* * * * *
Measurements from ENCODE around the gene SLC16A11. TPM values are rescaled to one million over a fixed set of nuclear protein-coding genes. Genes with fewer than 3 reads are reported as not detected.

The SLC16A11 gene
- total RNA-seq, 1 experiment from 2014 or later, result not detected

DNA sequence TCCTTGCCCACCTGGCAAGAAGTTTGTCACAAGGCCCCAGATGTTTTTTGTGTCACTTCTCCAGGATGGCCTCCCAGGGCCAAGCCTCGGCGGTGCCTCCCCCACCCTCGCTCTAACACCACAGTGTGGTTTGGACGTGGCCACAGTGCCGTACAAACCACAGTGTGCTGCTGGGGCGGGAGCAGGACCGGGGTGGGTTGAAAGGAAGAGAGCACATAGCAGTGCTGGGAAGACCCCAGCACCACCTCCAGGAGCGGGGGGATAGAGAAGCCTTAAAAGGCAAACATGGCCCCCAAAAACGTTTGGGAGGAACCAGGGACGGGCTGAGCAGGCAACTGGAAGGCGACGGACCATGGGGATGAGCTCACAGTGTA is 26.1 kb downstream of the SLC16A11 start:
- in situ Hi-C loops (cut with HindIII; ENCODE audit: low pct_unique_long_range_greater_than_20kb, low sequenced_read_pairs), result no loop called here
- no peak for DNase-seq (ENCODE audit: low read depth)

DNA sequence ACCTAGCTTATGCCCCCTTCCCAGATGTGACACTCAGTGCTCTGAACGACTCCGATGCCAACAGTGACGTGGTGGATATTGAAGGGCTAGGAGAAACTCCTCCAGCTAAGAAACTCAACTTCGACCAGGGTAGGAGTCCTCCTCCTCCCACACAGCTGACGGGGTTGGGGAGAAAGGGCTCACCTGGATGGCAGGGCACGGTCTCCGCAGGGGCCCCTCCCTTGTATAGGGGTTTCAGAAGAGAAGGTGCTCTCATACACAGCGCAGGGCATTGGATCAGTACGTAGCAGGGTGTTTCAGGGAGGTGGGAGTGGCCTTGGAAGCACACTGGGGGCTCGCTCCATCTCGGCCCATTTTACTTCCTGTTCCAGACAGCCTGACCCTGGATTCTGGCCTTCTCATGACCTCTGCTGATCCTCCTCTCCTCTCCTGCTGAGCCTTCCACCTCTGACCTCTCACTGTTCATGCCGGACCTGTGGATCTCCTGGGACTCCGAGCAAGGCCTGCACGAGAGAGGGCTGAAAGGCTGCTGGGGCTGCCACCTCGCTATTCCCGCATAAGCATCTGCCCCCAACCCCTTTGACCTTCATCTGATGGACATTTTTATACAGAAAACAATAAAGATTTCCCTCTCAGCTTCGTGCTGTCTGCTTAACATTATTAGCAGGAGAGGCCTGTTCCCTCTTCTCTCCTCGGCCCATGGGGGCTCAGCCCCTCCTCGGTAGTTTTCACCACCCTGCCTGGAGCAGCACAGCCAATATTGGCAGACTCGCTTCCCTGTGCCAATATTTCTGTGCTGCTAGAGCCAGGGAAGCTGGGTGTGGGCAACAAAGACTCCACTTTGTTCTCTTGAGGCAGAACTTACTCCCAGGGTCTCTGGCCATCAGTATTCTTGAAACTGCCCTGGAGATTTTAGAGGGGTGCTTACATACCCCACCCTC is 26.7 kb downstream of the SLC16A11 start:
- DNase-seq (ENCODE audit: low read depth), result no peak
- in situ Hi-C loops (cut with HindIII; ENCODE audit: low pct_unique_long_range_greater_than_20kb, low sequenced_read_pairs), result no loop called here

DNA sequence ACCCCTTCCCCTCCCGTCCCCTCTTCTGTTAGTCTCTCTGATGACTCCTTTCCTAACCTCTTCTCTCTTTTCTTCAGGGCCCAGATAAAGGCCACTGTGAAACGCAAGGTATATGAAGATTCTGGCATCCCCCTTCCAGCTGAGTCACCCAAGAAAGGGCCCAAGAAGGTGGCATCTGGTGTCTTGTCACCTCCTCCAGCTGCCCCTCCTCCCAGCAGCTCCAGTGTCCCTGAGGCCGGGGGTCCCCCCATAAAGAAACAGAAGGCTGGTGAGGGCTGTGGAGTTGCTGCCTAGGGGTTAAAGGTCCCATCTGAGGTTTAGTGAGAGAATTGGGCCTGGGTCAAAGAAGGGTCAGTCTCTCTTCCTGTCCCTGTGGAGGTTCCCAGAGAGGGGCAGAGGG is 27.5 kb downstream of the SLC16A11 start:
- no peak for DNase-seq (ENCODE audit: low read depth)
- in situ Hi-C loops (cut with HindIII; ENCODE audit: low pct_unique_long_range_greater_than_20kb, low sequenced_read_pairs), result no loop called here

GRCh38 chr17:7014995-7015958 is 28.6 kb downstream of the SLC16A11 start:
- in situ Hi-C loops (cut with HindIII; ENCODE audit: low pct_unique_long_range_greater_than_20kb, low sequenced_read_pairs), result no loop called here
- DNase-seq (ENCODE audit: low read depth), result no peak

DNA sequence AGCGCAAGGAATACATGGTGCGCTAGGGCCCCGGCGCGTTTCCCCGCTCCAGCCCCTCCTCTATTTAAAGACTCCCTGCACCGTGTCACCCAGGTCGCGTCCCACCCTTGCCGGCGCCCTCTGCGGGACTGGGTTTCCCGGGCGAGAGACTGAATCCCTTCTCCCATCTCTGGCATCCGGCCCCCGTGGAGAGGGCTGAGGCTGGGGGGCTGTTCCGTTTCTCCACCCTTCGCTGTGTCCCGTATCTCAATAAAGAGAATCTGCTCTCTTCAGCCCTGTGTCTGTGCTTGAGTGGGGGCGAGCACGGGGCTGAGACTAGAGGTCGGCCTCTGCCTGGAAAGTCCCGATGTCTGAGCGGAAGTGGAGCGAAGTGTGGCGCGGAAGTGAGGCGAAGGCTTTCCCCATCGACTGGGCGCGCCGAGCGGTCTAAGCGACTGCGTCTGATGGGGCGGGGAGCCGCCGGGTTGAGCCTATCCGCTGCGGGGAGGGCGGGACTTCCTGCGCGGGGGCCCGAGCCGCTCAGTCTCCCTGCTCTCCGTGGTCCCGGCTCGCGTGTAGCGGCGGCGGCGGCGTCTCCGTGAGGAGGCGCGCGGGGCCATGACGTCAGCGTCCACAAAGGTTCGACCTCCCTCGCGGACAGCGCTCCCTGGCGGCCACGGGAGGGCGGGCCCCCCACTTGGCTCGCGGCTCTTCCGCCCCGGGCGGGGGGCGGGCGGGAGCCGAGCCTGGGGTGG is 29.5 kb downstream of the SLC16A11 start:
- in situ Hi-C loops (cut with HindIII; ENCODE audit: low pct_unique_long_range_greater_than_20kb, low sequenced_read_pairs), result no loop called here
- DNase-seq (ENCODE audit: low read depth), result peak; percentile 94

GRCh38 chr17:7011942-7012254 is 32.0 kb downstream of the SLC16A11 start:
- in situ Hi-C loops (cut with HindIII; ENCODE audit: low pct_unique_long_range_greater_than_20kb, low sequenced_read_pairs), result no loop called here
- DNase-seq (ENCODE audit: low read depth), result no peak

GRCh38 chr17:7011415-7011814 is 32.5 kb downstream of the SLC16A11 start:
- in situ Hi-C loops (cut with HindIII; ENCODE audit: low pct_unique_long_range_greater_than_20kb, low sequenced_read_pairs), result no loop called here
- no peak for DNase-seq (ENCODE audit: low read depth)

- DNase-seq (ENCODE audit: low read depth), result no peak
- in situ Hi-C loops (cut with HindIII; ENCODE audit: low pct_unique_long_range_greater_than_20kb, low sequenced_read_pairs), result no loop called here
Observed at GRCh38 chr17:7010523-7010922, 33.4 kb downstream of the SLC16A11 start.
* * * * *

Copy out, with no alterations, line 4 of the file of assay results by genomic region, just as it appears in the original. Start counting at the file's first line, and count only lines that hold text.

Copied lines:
DNA sequence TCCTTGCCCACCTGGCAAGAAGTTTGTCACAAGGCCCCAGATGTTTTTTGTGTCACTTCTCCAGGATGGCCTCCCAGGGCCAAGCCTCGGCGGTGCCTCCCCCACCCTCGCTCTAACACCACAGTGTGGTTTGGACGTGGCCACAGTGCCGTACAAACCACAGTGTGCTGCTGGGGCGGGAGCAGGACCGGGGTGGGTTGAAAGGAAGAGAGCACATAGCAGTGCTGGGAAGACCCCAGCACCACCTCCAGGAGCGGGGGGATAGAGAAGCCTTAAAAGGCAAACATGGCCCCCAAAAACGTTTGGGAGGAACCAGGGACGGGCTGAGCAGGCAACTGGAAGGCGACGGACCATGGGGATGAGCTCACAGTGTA is 26.1 kb downstream of the SLC16A11 start: